For 37 years, Joe Powell lived by the letter carrier’s creed, letting neither snow nor rain nor heat nor gloom of night get in the way of delivering Baton Rougeans’ mail.
Though he's now retired, Powell's commitment to that motto was strong as ever as rain poured on Saturday — the day of the national Stamp Out Hunger food drive, which he coordinates locally. With a smile on his face, Powell helped carriers arriving at a post office on Perkins Road empty their trucks of bag after bag of canned goods they had collected along their routes.
Carriers across the country have encouraged people to leave nonperishable food items by their mailboxes, picked up the donations and distributed them to food banks each spring for the past 27 years. Powell has been part of the local effort benefiting the Greater Baton Rouge Food Bank for most of that time, even after retiring in 2012.
“It gives me a good feeling knowing I’m helping,” Powell said. “I know this is something that needs to be done.”
He knows that because, as a mail carrier, he had a unique window into people’s everyday lives.
“The mailman is really the eyes and ears of every community, six days of week,” he said. “If you want to find out what’s going on in a particular neighborhood — if they see cars at someone’s house they don’t normally see or something — they know everyone’s business. The postal service is really community oriented."
In the nearly four decades he spent delivering letters and birthday cards and bills and packages to homes throughout the city, Powell saw the effects of hunger and poverty firsthand.
“I delivered in areas where I saw a great need,” Powell said. Children often came up to him asking for a dollar.
Once, on a Saturday in the mid-1980s, Powell asked a boy who’d requested a dollar what he would do with the money. He still clearly remembers the child’s reply: “I’m going to get me something to eat.”
Powell had just bought a po’boy and a cold soft drink, and “I just gave it to him.”
“The little kid took that sandwich and ran like he had found a pot of gold,” Powell recalled. “I thought to myself, ‘This kid was really hungry.’ ”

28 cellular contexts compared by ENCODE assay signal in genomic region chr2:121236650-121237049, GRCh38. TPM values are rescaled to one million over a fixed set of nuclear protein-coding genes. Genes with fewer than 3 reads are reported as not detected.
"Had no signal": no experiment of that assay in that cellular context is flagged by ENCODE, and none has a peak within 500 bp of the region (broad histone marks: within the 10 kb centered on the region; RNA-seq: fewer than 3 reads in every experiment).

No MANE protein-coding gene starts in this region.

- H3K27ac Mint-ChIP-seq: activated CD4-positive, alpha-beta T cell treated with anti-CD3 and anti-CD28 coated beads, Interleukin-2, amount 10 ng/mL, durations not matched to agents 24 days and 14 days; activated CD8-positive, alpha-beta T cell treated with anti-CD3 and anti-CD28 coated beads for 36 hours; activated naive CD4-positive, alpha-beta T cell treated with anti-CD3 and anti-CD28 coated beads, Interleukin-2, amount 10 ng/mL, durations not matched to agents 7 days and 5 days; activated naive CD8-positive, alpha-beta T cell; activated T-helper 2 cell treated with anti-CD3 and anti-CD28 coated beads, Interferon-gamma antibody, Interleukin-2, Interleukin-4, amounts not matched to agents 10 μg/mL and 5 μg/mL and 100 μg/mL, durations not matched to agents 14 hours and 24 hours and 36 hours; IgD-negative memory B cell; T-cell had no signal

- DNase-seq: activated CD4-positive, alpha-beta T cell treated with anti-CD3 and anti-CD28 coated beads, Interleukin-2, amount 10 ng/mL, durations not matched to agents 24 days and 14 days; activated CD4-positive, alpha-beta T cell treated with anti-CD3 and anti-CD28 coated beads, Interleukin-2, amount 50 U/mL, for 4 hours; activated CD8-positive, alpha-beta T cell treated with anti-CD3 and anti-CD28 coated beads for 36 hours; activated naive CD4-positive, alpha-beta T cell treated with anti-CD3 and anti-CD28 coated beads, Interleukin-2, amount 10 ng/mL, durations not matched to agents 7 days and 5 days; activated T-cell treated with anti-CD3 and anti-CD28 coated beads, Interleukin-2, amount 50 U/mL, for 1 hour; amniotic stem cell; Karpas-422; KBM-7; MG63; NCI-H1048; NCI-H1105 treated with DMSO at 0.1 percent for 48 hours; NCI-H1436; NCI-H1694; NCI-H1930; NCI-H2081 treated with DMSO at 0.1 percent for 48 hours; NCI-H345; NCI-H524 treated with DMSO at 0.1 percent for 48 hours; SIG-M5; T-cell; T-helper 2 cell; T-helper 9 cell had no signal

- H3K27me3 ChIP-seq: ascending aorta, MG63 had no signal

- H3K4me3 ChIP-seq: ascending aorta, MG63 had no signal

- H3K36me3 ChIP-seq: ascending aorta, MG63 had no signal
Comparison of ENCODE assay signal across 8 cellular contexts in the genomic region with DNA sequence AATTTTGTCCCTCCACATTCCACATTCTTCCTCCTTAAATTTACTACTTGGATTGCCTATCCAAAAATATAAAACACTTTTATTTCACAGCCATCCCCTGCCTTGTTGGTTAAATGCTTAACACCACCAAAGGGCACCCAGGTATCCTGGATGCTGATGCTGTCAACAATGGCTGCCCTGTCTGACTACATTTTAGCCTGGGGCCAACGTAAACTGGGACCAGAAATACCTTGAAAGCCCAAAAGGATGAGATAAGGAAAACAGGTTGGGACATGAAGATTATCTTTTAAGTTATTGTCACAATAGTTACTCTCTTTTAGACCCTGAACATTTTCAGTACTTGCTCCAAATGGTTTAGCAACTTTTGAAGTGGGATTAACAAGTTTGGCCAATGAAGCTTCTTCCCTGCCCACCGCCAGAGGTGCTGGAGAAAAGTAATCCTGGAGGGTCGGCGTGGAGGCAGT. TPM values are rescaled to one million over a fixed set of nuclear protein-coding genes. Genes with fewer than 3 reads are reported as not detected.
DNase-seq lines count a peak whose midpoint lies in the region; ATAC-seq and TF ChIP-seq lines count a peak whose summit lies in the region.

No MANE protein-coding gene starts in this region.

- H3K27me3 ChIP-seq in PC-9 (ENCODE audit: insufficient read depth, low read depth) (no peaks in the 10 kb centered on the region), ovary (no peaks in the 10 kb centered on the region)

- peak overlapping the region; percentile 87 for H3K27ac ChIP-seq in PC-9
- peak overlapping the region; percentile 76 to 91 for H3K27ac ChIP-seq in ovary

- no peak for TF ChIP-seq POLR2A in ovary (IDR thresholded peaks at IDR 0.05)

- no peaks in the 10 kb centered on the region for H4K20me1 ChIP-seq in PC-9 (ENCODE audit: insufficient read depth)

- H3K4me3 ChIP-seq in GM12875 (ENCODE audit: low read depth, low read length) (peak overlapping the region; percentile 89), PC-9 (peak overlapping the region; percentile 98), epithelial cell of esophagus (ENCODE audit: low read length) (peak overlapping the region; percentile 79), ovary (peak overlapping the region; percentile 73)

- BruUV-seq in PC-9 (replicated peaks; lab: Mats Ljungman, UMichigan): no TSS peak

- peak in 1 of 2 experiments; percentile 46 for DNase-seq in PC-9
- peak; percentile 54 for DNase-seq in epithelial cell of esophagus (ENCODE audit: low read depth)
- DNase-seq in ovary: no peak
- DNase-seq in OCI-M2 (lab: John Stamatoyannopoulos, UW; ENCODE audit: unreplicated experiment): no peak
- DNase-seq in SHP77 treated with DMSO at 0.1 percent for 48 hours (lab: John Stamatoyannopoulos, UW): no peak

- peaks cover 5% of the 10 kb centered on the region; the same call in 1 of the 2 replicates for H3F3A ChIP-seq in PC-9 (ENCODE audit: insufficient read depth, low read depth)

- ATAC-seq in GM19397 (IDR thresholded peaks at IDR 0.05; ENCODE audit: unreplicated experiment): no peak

The cause of feeding the hungry has been close to his heart ever since. When the National Association of Letter Carriers launched the Stamp Out Hunger drive a few years later, Powell was eager to get involved.
Over the years, Stamp Out Hunger has netted more than 1 billion pounds of donations for food banks from coast to coast, according to the initiative’s website.
In the 11-parish area served by the Greater Baton Rouge Food Bank, postal workers gathered about 60,000 pounds of food last year, which amounts to about 48,000 meals, Powell said. Saturday’s donations won’t be weighed until later in the week.
“It’s one of the biggest food drives, if not the biggest food drive, that we do as an organization,” said Josie Bonnette, the Food Bank’s public relations and communications coordinator.
Food Bank officials were expecting lower participation than usual on Saturday because of the rainy weather. But any help is welcome, Bonnette said.
Client demand will likely spike once schools let out for the summer and parents have to feed children who eat cafeteria meals for most of the year, she said. The Food Bank’s supplies are already running low.
After raising the alarm about food shortages heading into the Thanksgiving and Christmas holidays, the Greater Baton Rouge Food Bank has been …
“We are getting back to a nice level, but with summer coming, it’s probably going to fall again,” she said.
Bonnette is new to the Food Bank, and this is her first year working during Stamp Out Hunger. When she met Powell to talk over plans for this year’s event, she was struck by his enthusiasm.
“He’s definitely very passionate about this, having worked at the post office for so long and wanting to give back to the community,” Bonnette said. “It’s definitely inspiring.”
Powell said it's heartening to see all the donations roll in. Each bag of food means someone took the time to do their part to help the hungry — and that keeps Powell coming back year after year.
“People don’t realize it, but every day in this country — which it shouldn’t be — over 40 million people go to bed not knowing where their next meal is coming from,” he said. “I’m going to do it as long as long as God lets me.”